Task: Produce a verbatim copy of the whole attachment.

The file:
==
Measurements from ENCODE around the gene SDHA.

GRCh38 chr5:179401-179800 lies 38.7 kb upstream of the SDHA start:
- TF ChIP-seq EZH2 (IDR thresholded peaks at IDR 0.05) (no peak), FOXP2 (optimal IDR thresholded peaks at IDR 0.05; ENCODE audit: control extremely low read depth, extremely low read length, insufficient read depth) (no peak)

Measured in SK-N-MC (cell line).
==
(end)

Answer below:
Measurements from ENCODE around the gene SDHA.

GRCh38 chr5:179401-179800 lies 38.7 kb upstream of the SDHA start:
- TF ChIP-seq EZH2 (IDR thresholded peaks at IDR 0.05) (no peak), FOXP2 (optimal IDR thresholded peaks at IDR 0.05; ENCODE audit: control extremely low read depth, extremely low read length, insufficient read depth) (no peak)

Measured in SK-N-MC (cell line).